In 1990 I walked into an indoor arena at the CCA national specialty with my Collie Perry and tried something we’d never done before, we’d entered the Herding Test level of one of the very first AKC Herding Trials. Neither one of us had ever even seen sheep before! The judges helped us out, and I was encouraged to continue on with Perry. That week the herding bug bit me. In 1990 a total of 32 Collies earned AKC Herding Titles in the first three levels of title progression. Since then we’ve gone from one course and one title for all types of livestock to three different courses and title designations in three kinds of stock. In 2013, just using the A-course stats (and combining all stock), in Collies there were 21 HT titles, 19 PT, 27 HS, four HI, five HX, and three Herding Champions – a big jump from those early days!
So why add one more thing to the “to do” list? Because it’s the most fun and challenging thing you and your dog will ever try! Start with instinct testing. Attend an instinct testing day—or better yet, encourage your club to put one on. Testing events are usually laid back, with folks happy to explain the basics. One thing to realize is that HT means Herding Tested and is the first level of AKC titles requiring some training before competing; the Herding Instinct Certification (HIC) program requires no previous training and simply instinct-tests the dog.
Often at an instinct test you will first start your dog on a long line to be sure the dog won’t harm the stock. If things look calm and relatively under control, the tester might take the line off. The tester is almost always the one to start the dog if the owner has no experience with herding or stock. If your dog passes the test and you want to pursue training, ask those who herd where they go and whom they would recommend. Internet searches are fine, but best to determine ahead of time what the training philosophy of the instructor/tester is and whether they are familiar with and open to working with your breed. It can sometimes be difficult to find information, so contact local Herding Group breed clubs and see if they sponsor herding events. Attend herding trials and observe. Sometimes instinct tests are given at the herding trials, especially if it is a specialty breed sponsored trial.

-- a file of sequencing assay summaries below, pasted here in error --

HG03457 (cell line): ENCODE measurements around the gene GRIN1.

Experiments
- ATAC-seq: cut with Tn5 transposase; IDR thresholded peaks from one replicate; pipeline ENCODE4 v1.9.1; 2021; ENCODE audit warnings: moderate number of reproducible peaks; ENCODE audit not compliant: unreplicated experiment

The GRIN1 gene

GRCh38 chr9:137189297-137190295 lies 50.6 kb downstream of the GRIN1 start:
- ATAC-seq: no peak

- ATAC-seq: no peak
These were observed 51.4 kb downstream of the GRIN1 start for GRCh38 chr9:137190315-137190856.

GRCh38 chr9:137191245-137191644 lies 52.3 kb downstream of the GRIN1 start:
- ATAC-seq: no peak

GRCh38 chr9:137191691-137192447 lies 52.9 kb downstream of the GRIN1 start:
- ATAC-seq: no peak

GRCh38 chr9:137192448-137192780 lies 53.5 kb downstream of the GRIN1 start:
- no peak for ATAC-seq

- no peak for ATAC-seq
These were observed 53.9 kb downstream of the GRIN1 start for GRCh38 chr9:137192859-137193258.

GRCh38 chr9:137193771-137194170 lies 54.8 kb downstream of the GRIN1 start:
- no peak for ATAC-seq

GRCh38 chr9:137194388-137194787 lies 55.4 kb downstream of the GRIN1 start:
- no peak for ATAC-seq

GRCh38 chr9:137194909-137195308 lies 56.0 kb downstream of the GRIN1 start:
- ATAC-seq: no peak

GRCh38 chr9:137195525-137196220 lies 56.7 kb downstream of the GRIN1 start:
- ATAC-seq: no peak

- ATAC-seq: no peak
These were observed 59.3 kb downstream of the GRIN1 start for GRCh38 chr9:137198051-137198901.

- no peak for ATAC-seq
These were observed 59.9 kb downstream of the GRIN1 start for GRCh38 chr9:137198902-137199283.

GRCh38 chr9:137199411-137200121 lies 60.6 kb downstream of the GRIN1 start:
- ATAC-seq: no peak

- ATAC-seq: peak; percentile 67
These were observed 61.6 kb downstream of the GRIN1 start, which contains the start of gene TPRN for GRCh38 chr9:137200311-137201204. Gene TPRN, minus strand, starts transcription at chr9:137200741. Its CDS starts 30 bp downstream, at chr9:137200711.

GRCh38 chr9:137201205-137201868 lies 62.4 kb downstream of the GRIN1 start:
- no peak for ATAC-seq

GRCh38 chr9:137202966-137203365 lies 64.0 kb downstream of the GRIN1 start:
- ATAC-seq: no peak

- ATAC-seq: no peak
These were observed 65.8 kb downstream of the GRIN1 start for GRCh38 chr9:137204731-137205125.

In 2008 the CCA initiated the regional herding program. Because our national comes on the heels of winter, when it’s tough to practice ahead of time for an early spring event, trials are offered every fall in the East, Central, and Western regions of the country. These regionals usually offer Collies-only instinct testing.
The biggest reward for herding with your dog is seeing latent instinct kick in. The biggest deterrents, though, can be the distances one must travel to places that offer herding, and the cost. Finding a buddy to travel with helps defray costs, and you can share the driving. Learning about stock might not come naturally for some of us city or suburban types, but that’s part of the challenge and fun. And there are always ducks for the more risk-averse among us, although your dog will need more control and training to work the more fragile livestock. If your dog doesn’t “turn on” in the first introduction, don’t despair. It sometimes takes several exposures for them to realize they can in fact run around and “chase” sheep. But don’t confuse chasing with herding. To pass, your dog must show some aptitude for wanting to bring the stock to the handler. Ideally, talk to someone who is already herding with her Collie for recommendations on where to go for training. To get you started, check out more information on the Event section of this site. More information can be found by visiting the Collie Club of America and the American Working Collie Association.
—M.S. (March 2015), Collie Club of America